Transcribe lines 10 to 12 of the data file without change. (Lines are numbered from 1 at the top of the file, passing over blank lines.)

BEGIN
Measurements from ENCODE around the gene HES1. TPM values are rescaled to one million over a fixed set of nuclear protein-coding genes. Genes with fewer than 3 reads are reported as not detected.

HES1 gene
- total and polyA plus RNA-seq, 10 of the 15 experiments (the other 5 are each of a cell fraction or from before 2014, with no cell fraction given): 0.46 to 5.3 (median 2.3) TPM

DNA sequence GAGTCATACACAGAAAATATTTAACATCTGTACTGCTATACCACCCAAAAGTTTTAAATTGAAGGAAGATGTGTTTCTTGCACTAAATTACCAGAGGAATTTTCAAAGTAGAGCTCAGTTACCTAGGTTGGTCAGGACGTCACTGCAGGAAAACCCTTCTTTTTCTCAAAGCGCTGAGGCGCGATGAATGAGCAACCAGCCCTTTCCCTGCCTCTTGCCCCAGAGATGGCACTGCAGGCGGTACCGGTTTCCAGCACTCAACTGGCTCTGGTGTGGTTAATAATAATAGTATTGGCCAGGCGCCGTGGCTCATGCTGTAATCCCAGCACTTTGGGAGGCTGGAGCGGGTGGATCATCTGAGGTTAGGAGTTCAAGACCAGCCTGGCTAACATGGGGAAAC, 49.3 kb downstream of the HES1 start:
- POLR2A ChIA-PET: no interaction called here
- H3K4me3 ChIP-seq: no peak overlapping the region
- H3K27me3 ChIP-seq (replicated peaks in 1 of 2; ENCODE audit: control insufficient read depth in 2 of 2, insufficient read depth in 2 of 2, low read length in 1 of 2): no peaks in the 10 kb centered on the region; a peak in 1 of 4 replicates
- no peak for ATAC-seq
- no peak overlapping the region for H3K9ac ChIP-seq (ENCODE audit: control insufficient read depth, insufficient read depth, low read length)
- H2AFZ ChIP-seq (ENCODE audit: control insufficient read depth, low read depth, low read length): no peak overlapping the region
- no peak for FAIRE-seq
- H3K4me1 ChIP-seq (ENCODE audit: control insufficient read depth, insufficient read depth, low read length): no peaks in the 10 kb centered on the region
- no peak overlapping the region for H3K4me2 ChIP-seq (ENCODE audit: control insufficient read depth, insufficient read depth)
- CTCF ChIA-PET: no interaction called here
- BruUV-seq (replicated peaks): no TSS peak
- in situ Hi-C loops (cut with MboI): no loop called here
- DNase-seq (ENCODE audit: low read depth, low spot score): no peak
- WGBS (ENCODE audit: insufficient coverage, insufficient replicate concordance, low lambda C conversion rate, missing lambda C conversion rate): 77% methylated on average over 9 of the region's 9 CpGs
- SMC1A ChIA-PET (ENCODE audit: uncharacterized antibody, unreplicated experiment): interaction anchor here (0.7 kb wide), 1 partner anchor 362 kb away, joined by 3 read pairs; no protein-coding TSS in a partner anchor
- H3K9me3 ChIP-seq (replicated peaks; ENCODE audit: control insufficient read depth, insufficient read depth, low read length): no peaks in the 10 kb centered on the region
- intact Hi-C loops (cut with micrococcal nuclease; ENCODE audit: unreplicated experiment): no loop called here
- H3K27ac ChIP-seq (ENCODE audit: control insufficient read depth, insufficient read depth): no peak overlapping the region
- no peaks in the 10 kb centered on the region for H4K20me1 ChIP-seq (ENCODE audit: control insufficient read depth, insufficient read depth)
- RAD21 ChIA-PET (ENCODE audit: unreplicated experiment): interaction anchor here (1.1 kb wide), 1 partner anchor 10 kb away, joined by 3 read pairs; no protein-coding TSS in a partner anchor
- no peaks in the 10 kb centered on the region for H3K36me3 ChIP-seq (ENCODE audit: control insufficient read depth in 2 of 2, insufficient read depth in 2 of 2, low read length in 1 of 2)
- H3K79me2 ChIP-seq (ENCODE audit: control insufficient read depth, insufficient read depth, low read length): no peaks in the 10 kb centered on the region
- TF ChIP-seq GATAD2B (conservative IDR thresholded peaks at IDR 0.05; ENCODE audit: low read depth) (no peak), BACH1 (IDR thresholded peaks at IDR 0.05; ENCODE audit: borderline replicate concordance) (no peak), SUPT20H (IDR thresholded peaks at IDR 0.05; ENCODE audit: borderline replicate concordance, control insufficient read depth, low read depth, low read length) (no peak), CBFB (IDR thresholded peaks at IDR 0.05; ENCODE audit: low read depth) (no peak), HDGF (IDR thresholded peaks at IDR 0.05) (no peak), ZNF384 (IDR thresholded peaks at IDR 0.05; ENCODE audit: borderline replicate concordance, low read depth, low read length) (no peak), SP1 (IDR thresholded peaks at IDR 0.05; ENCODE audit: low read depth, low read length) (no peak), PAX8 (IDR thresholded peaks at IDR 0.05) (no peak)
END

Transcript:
- H2AFZ ChIP-seq (ENCODE audit: control insufficient read depth, low read depth, low read length): no peak overlapping the region
- no peak for FAIRE-seq
- H3K4me1 ChIP-seq (ENCODE audit: control insufficient read depth, insufficient read depth, low read length): no peaks in the 10 kb centered on the region